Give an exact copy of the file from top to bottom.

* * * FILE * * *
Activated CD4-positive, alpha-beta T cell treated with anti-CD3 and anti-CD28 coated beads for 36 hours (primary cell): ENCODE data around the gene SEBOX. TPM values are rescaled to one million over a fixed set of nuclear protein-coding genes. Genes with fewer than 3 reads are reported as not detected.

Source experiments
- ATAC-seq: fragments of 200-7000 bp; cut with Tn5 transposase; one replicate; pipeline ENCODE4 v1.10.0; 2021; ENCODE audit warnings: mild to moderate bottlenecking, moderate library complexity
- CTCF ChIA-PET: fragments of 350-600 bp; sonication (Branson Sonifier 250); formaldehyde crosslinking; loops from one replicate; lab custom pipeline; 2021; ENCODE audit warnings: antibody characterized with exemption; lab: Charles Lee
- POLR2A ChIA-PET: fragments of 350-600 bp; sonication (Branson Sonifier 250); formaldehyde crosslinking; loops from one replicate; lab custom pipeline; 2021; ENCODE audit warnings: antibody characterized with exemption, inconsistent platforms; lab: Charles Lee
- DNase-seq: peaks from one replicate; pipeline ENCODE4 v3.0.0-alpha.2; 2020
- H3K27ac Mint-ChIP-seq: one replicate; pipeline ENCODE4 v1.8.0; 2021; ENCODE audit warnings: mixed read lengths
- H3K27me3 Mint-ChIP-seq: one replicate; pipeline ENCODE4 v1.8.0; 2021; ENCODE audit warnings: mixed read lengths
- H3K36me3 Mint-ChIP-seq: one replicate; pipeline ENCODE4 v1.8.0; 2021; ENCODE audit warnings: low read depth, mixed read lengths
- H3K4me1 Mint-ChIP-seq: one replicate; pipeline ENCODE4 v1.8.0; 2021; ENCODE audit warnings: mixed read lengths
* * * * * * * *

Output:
Activated CD4-positive, alpha-beta T cell treated with anti-CD3 and anti-CD28 coated beads for 36 hours (primary cell): ENCODE data around the gene SEBOX. TPM values are rescaled to one million over a fixed set of nuclear protein-coding genes. Genes with fewer than 3 reads are reported as not detected.

Source experiments
- ATAC-seq: fragments of 200-7000 bp; cut with Tn5 transposase; one replicate; pipeline ENCODE4 v1.10.0; 2021; ENCODE audit warnings: mild to moderate bottlenecking, moderate library complexity
- CTCF ChIA-PET: fragments of 350-600 bp; sonication (Branson Sonifier 250); formaldehyde crosslinking; loops from one replicate; lab custom pipeline; 2021; ENCODE audit warnings: antibody characterized with exemption; lab: Charles Lee
- POLR2A ChIA-PET: fragments of 350-600 bp; sonication (Branson Sonifier 250); formaldehyde crosslinking; loops from one replicate; lab custom pipeline; 2021; ENCODE audit warnings: antibody characterized with exemption, inconsistent platforms; lab: Charles Lee
- DNase-seq: peaks from one replicate; pipeline ENCODE4 v3.0.0-alpha.2; 2020
- H3K27ac Mint-ChIP-seq: one replicate; pipeline ENCODE4 v1.8.0; 2021; ENCODE audit warnings: mixed read lengths
- H3K27me3 Mint-ChIP-seq: one replicate; pipeline ENCODE4 v1.8.0; 2021; ENCODE audit warnings: mixed read lengths
- H3K36me3 Mint-ChIP-seq: one replicate; pipeline ENCODE4 v1.8.0; 2021; ENCODE audit warnings: low read depth, mixed read lengths
- H3K4me1 Mint-ChIP-seq: one replicate; pipeline ENCODE4 v1.8.0; 2021; ENCODE audit warnings: mixed read lengths